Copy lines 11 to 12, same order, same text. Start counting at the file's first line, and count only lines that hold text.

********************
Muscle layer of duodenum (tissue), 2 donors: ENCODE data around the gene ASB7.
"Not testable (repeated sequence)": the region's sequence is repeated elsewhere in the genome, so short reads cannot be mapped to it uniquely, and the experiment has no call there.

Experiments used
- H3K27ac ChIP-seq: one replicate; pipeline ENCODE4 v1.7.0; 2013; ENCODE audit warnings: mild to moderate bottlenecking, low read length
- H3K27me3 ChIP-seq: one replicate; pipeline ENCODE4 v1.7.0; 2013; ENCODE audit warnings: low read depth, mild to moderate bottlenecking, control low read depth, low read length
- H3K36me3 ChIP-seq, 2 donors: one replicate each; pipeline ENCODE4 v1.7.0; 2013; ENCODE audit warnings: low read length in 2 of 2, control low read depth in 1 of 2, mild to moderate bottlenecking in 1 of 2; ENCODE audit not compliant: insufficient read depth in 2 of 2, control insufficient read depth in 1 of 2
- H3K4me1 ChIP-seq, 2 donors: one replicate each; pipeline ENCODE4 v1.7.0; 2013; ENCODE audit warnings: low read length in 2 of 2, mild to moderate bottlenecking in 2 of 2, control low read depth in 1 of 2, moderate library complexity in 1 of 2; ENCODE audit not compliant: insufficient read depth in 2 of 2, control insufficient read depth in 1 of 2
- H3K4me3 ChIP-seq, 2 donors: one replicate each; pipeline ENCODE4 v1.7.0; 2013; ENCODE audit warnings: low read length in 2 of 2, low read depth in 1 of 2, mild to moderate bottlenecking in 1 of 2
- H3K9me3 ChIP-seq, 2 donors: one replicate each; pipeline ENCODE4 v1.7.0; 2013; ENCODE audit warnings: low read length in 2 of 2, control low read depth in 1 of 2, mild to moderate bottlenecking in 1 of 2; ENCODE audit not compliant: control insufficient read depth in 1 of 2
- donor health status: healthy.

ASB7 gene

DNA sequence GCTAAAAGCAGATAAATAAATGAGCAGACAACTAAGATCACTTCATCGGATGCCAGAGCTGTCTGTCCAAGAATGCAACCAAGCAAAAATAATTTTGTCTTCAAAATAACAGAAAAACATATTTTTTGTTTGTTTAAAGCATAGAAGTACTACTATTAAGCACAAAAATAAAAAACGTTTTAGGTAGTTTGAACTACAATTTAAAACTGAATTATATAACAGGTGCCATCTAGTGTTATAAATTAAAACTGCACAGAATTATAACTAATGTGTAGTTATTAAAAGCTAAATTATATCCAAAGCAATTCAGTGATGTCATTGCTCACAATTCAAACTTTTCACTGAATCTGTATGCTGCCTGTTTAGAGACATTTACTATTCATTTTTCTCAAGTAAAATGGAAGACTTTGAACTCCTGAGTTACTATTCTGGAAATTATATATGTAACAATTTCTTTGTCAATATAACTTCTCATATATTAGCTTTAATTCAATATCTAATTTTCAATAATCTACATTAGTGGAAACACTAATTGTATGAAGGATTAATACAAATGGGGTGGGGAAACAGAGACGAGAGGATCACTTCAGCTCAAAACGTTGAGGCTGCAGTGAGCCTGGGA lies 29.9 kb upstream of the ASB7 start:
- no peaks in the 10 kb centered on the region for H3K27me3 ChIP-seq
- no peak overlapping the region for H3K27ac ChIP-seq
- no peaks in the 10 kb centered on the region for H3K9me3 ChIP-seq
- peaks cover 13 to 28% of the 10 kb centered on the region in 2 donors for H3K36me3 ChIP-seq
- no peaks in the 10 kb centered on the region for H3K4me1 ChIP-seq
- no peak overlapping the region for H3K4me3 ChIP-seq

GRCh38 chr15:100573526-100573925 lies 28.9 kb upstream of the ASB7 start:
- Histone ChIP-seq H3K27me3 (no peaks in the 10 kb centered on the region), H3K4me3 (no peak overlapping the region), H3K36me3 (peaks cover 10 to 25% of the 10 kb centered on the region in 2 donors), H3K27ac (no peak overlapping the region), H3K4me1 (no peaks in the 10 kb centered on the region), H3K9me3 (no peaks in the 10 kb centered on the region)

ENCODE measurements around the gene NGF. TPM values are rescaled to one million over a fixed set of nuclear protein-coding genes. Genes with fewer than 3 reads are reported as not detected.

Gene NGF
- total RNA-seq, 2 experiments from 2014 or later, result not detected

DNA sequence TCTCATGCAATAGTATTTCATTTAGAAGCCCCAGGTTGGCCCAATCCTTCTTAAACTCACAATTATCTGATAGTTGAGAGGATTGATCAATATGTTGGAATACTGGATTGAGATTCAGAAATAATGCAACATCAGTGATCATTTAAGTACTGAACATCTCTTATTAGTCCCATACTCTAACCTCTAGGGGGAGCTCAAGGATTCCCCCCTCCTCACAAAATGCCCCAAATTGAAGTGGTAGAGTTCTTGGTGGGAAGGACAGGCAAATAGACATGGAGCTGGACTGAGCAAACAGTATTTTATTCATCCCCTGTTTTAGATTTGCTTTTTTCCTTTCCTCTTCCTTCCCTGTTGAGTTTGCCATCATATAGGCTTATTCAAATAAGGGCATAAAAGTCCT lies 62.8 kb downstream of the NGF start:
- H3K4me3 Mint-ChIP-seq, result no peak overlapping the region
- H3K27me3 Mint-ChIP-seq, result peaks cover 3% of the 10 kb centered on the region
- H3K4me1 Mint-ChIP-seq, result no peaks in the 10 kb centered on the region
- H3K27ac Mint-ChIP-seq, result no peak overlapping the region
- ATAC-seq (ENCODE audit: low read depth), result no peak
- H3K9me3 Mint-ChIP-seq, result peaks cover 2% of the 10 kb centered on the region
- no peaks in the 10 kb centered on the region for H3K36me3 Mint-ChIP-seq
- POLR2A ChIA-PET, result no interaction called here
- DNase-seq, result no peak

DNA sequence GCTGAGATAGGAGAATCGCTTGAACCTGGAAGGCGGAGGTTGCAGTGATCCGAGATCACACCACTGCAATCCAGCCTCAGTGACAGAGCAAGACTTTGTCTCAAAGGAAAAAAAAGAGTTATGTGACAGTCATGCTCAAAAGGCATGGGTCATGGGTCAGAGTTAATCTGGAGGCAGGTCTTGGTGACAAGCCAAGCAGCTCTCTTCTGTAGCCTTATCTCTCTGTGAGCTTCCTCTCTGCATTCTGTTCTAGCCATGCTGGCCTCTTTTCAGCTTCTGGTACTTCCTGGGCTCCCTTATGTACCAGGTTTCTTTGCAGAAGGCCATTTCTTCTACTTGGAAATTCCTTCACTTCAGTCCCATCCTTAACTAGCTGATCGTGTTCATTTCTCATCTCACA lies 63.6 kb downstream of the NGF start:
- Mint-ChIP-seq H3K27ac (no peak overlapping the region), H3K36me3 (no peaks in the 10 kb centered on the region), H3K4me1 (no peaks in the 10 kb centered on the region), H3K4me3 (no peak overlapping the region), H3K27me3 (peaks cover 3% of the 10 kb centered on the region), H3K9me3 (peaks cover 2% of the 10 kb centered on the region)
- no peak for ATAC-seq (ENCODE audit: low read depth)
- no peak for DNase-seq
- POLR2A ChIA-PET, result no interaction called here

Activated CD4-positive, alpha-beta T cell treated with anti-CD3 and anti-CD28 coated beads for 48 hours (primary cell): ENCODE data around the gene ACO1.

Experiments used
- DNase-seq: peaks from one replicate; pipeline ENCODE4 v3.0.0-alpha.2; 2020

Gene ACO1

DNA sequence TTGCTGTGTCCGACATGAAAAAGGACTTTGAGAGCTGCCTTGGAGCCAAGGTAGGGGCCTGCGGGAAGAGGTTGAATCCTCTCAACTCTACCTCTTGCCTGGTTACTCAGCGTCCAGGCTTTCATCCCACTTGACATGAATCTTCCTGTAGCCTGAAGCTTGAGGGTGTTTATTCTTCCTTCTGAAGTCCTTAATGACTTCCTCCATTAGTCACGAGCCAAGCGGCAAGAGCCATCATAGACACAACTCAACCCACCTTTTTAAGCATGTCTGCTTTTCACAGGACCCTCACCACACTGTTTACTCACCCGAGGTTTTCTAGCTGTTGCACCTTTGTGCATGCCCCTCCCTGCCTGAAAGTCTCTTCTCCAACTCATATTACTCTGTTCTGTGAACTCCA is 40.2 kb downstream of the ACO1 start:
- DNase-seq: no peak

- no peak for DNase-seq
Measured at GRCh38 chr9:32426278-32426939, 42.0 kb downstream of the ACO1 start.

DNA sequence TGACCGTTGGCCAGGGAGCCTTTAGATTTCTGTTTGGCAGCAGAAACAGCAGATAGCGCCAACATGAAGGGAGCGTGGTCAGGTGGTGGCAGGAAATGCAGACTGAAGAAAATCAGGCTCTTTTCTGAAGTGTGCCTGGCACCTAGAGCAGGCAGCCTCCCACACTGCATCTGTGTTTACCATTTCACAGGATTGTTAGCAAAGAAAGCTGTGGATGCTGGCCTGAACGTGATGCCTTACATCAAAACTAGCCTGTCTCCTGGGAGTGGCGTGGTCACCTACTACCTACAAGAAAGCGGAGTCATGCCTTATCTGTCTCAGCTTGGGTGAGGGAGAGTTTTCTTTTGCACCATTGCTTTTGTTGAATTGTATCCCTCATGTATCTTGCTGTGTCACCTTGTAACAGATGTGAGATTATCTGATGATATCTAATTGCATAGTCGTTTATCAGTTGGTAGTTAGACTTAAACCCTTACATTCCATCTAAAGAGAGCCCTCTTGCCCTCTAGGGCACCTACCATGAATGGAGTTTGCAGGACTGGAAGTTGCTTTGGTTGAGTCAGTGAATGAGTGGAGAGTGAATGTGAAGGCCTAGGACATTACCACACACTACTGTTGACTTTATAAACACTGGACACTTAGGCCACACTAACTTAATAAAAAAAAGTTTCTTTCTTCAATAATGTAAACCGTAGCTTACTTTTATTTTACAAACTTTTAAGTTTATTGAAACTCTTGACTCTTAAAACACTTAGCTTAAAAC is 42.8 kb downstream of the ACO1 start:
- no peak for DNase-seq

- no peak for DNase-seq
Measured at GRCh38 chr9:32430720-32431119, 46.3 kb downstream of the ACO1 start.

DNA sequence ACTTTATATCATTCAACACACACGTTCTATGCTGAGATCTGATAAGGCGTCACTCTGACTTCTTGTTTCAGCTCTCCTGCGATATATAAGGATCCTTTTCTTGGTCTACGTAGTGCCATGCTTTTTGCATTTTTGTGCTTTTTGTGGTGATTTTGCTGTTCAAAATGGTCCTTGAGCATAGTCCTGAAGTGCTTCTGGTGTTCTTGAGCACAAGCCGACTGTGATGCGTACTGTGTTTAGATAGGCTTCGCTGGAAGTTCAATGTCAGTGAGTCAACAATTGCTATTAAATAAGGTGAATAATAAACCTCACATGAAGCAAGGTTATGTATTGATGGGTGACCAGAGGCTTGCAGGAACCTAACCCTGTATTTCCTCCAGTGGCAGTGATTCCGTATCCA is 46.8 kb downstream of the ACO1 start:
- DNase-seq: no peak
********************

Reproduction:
ASB7 gene

DNA sequence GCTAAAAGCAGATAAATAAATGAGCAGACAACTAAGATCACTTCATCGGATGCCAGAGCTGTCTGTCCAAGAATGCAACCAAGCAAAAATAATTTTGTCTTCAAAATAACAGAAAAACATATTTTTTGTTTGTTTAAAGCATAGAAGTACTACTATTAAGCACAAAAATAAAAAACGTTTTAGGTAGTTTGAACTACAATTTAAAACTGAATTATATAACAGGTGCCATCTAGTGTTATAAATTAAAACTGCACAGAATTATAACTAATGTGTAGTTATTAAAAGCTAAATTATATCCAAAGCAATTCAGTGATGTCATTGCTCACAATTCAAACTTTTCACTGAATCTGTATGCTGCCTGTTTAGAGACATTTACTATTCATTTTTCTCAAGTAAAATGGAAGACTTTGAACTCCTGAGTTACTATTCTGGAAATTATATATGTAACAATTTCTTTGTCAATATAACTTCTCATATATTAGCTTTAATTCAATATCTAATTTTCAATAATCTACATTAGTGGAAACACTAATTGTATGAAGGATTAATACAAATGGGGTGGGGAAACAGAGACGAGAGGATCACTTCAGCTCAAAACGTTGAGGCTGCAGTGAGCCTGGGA lies 29.9 kb upstream of the ASB7 start: